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Design, Monitoring & Evaluation Tips: Measurable Goals and Objectives

By Jonathan White on the Peace and Collaborative Development Network

Developing measurable goals and objectives is an important step in the project design process, and one that seems to be frequently overlooked in peacebuilding programming. We have a tendency to not only overpromise the results, but also on the timeframe the results could be realistically achieved in. We need to do better, not just to be accountable to donors or even to ourselves, but to the people we serve.

Clearly stated goals and objectives provide the scope, focus and purpose to the project. Goals link the project to the desired change in the broader conflict, while objectives describe the knowledge, attitudinal and behavioral changes that are prerequisites to achieving the goal. In other words, goals operationalize impacts and objectives operationalize outcomes (results).

Hot Resource! Check out Cheyanne Church and Mark Rogers’ Designing for Results: Integrating Monitoring and Evaluation in Conflict Transformation Activities, Chapters 3 and 4 for more on measurable goals, objectives and indicators.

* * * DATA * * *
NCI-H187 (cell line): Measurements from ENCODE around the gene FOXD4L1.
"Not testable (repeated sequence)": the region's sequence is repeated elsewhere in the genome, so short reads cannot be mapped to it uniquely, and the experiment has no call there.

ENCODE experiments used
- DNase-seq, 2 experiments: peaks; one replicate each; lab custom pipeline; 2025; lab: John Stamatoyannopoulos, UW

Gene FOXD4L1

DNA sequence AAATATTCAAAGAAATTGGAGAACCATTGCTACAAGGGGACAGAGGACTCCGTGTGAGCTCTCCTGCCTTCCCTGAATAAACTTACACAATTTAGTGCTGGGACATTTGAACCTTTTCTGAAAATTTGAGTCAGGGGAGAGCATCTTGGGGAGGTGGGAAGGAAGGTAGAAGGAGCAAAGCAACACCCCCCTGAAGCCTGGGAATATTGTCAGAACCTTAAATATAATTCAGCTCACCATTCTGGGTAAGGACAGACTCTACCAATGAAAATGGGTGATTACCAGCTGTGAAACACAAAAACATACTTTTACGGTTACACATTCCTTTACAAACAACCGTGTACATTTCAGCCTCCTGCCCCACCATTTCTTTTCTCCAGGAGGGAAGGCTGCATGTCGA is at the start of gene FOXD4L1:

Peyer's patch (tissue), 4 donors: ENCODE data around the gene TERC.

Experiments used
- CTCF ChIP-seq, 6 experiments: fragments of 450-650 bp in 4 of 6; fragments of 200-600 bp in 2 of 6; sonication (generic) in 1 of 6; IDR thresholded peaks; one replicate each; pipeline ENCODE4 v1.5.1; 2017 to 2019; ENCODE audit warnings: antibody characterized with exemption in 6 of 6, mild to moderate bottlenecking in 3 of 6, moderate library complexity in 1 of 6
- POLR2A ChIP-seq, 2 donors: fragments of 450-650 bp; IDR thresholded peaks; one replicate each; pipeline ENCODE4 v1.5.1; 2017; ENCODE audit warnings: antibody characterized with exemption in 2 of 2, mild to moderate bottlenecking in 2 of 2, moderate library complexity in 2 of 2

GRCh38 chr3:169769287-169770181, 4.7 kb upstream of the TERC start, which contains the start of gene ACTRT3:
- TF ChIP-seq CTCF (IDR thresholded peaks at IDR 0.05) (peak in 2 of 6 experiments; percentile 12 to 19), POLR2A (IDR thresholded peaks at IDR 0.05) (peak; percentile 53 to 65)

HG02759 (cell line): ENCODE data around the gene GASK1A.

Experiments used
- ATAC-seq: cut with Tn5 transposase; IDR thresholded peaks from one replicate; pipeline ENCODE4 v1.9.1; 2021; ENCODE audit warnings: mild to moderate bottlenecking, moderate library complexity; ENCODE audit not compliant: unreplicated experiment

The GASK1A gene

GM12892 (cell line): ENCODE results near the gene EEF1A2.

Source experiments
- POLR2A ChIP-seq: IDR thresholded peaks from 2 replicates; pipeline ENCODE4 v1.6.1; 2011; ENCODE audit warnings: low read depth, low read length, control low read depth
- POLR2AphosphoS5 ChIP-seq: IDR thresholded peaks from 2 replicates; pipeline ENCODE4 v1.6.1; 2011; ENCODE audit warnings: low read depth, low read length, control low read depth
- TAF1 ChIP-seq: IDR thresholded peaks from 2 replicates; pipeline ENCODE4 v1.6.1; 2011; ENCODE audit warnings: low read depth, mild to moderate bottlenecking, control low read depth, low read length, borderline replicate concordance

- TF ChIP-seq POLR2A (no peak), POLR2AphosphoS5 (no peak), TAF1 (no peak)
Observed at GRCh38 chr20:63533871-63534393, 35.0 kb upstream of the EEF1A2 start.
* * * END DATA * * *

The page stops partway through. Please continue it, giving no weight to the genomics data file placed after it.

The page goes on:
Generally, there are four pitfalls to be avoided when conceptualizing measurable goals and objectives.

1. Defining goals too narrowly so that they appear to be objectives or activities; defining objectives so broadly or narrowly that they appear to be goals or activities

Narrow Goal: Media in Kosovo will prevent violence between religious sectors through increased professionalism gained from training.

Broad Objective: To prevent election-related violence in Kenya.

Remedy: Think in terms of what the activities are designed to achieve. Shift thinking away from describing activities and toward describing the knowledge, attitude or behavior changes those activities are intended to achieve in the project participants and/or context. This will result in a stronger orientation towards results rather than activities. Remember, activities are action steps taken to get to objectives or goals.

Goal: Media professionals will strengthen capacity to raise awareness of and promote religious freedom in Kosovo.

Objective: Journalists in Kosovo will report more balanced news stories and facilitate on-air dialogues related to issues of religious diversity after training.

2. Stating implementation or operational benchmarks as goals or objectives

Goal as operational benchmark: Training will be provided to 25% of Kenyans to help them shift their identity from tribal membership to seeing themselves as a Kenyan first.

Objective as operational benchmark or an output: To increase the number of mediators trained in Rwanda by 15%.

Remedy: Write the goal in terms of changes that will occur in the knowledge, attitude or behavior in participants. The focus is thereby shifted to the result rather than the activity conducted to achieve it.

Goal: There will be a 25% increase in the number of Kenyans who identify themselves as Kenyans first before tribal affiliation.

Objective: Mediation centers will increase capacity to effectively mediate and resolve land-based disputes.